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Phnom Penh (Ah!) Part 1 - RUPERT MURDOCH OUTFOXED

Rupert Murdoch seen here with his Chinese wife Wendy Deng who saved him from a cream pie in the face at his then News of The World wire tapping hearings in London. A documentary "Outfoxed: Rupert Murdoch's War on Journalism will be screened TONIGHT September 4th at the Meta House in Phnom Penh, Cambodia - David Shankbone photo

 

 

D. J. Ken - National Radio Text Service

 

 

Outfoxed examines how media empires, led by Rupert Murdoch's Fox News, have been running a "race to the bottom" in television news. This film takes an in-depth look at Fox News and the dangers of ever-enlarging corporations taking control of the public's right to know. Meta House - CONTESTANTS FLEE SABAY CONTEST - NGO's STRANGE BEDFELLOWS

 

Phnom Penh, Cambodia

Sunday September 04, 2011

THE FACE OF FOX & STAR TV BOSS RUPERT MURDOCH @ META HOUSE

To some he's an enigma to other he's a ruthless tyrant that owns numerous scandalous sensationalized publications. The 80-year-old media tycoon was born in Australia during its apartheid era. His publications reflect his background in his balls to the wall style at any cost regardless if it defames anyone or is factual. That all came to light in July 2011 when Rupert Murdoch faced allegations that his companies including the News of the World, owned by News Corporation, had been regularly hacking the phones of private citizens. He also faces police and government investigations into bribery and corruption in the UK and FBI investigations in the US.

In 1953, Murdoch became managing director of News Limited, inherited from his father. He acquired troubled newspapers in Australia and New Zealand during the 1950s and '60s before expanding into the UK in 1969, taking over the News of the World and then the The Sun, which he built into Britain's best selling daily. He moved to New York in 1974 and expanded into the US market, and in 1985 he became a US citizen. In 1981, he bought The Times, his first British broadsheet. In 1986, keen to adopt newer electronic publishing technologies, he consolidated his UK printing operations in Wapping, causing bitter industrial disputes. His News Corporation acquired Twentieth Century Fox (1985), HarperCollins (1989) and The Wall Street Journal (2007). He formed BSkyB in 1990 and during the 1990s expanded into Asian networks and South American television. By 2000 Murdoch's News Corporation owned over 800 companies in more than 50 countries with a net worth of over $5 billion.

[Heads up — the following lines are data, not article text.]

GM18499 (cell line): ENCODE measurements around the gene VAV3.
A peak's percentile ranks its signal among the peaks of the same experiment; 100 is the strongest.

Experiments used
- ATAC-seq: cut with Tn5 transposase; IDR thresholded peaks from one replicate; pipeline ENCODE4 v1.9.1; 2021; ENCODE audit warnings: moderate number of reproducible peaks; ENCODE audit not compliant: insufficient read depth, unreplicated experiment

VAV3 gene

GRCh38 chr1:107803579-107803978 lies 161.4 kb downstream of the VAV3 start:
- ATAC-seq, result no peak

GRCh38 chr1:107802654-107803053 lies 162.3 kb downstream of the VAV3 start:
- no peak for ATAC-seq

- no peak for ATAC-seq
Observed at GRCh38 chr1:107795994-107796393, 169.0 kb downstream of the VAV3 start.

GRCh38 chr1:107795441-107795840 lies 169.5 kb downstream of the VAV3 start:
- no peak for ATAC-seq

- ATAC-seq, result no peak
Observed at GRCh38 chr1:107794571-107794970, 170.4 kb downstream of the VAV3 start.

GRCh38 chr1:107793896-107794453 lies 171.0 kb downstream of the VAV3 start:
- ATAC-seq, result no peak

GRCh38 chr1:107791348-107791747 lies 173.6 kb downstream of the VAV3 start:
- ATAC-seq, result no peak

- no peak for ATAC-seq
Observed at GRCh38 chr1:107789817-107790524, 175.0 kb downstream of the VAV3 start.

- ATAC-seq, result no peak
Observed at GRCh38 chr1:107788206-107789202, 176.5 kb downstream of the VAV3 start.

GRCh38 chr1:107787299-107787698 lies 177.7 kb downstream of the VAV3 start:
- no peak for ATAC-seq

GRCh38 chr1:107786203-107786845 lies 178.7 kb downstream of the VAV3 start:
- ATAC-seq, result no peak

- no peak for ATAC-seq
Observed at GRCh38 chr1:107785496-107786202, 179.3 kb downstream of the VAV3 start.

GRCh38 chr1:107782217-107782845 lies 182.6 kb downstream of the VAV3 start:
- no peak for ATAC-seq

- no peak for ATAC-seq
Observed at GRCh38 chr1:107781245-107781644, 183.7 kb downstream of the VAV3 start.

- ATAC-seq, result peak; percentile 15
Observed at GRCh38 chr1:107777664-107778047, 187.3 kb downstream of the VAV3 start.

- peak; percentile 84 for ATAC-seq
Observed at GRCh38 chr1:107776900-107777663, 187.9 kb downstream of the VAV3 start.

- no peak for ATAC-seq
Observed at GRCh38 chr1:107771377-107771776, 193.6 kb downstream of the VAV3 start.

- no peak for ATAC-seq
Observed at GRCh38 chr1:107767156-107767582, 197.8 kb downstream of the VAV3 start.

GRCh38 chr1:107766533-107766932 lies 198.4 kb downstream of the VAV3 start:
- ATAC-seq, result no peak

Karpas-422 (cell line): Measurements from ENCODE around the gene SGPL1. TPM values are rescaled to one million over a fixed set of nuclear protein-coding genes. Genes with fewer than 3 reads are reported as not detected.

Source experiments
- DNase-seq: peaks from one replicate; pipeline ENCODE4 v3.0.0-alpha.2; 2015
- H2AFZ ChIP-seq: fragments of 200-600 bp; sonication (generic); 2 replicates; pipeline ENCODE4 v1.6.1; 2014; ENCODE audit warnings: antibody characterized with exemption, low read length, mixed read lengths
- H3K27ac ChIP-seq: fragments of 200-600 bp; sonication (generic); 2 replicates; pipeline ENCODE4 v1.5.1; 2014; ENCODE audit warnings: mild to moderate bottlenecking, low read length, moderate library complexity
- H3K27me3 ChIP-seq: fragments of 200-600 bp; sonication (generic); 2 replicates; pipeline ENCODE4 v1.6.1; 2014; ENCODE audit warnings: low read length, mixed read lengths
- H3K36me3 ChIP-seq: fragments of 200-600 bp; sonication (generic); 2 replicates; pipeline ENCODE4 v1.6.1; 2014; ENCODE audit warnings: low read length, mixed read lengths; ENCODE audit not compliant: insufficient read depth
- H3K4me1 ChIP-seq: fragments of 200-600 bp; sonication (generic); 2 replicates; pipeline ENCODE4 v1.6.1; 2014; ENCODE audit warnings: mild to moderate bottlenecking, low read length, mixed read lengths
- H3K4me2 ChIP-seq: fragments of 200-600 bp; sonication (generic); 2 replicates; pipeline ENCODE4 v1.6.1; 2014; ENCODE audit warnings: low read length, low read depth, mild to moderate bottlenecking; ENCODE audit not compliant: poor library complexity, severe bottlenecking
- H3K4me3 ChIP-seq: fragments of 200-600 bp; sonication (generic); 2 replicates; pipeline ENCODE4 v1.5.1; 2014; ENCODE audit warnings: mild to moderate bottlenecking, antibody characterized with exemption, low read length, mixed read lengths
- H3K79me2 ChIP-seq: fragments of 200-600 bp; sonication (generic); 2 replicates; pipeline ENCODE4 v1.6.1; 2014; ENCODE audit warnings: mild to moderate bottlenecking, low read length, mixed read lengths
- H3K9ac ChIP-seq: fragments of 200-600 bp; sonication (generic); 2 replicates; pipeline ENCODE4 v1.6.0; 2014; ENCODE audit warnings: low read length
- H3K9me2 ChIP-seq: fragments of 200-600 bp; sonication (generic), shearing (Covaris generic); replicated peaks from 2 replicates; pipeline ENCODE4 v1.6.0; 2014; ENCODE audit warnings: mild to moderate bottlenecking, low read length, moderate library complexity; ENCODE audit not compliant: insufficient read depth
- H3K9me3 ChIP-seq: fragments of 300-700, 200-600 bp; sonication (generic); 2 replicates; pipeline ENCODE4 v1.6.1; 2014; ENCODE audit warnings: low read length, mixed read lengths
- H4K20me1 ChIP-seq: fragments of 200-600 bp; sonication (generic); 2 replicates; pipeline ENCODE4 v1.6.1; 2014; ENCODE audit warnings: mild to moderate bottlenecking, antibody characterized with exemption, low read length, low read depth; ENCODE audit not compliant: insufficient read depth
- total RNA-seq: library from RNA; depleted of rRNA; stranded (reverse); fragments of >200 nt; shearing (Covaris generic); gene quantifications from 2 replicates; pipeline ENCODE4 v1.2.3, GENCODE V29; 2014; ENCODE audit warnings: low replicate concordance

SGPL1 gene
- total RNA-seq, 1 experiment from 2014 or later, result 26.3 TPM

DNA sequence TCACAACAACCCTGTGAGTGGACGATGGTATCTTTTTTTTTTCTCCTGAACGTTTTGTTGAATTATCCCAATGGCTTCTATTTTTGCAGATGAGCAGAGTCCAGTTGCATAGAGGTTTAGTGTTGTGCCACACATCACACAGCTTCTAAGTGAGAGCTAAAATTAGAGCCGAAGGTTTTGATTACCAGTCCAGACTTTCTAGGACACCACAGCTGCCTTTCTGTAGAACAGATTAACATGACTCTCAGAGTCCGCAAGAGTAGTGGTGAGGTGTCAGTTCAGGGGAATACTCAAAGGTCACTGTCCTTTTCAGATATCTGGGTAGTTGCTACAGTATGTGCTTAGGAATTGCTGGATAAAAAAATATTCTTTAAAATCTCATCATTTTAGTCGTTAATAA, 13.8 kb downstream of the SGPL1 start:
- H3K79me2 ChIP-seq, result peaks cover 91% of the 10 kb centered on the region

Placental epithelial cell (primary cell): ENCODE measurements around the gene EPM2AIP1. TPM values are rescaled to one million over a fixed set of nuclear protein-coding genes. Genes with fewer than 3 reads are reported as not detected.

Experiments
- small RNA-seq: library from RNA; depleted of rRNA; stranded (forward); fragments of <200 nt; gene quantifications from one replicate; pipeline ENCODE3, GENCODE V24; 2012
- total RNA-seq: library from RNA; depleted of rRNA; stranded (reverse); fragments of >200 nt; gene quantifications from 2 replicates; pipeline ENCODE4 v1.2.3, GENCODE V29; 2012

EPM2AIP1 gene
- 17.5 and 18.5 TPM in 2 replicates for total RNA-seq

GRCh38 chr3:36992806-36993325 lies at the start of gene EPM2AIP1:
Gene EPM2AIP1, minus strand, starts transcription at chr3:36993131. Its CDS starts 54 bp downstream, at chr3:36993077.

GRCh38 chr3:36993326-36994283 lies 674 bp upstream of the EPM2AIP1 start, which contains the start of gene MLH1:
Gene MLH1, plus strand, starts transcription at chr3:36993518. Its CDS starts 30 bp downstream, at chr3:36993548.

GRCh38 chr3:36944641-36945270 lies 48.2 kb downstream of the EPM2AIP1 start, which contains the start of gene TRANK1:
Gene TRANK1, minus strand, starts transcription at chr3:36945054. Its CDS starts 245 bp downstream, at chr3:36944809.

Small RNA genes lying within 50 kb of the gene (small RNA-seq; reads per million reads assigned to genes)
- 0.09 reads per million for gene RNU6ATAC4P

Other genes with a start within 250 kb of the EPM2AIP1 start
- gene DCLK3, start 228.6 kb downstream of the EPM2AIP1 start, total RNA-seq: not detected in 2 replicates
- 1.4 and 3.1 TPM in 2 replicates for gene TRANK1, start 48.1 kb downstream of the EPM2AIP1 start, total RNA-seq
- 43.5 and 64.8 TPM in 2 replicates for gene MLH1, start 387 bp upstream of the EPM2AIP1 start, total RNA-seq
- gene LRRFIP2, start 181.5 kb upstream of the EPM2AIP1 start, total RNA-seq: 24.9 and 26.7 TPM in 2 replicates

Murdoch along with his son James gave testimony before a British parliamentary committee regarding phone hacking. In the U.K his media empire remains under fire as investigators continue to probe reports of other phone hacking.

On 14 July, the Culture, Media and Sport Committee of the House of Commons served a summons on Murdoch, his son James, and his former CEO Rebekah Brooks to testify before a committee on 19 July. After an initial refusal, the Murdochs confirmed they would attend after the committee issued them a summons to Parliament. The day before the committee, the website of the News Corporation publication The Sun was hacked, and a bogus story was posted on the front page claiming that Murdoch had died. Murdoch described the day of the committee "the most humble day of my life". He argued that since he ran a global business of 53,000 employees and that the News of the World was "just 1%" of this; he was not ultimately responsible for what went on at the tabloid. He added that he had not considered resigning, and that he and the other top executives had been completely unaware of the hacking.

On 15 July Murdoch attended a private meeting in London with the family of Milly Dowler, where he personally apologized for the hacking of their murdered daughter's voicemail by a company he owns. On 16 and 17 July, News International published two full-page apologies in many of Britain's national newspapers. The first apology took the form of a letter, signed by Rupert Murdoch, in which he said sorry for the "serious wrongdoing" that occurred. The second was titled "Putting right what's gone wrong", and gave more detail about the steps News International was taking to address the public's concerns. In the wake of the allegations Murdoch accepted the resignations of Rebekah Brooks, head of Murdoch's British operations, and Les Hinton, head of The Wall Street Journal who was chairman of Murdoch's British newspaper division when some of the abuses happened. They both deny any knowledge of any wrong-doing under their command.

Murdoch has shut down New of The World but his other business and personal life is also a cluttered mess of mistakes and devious behavior. He wants the public to pay for the news they currently receive free on the Internet. The whistle blower of the wire tapes was murdered soon after the investigations began. The depth of Murdoch's life would take a 10 part TV series. What will this documentary revealů? The answer to that is to go see it tonight at 7 PM at the Meta House.

A monthly schedule of Meta House screenings is available at the Meta House. A schedule on the film presented on the current day is available at their web site.

Meta House

#37 Sothearos Boulevard

Songkhat Tonle Bassak, Khan Chamkarmon

Phnom Penh

Tel: 023-224-140 & 023-218-897

www.meta-house.com

Part 2 - MORE: RUPERT MURDOCH OUTFOXED - CONTESTANTS FLEE SABAY CONTEST - NGO's STRANGE BEDFELLOWS


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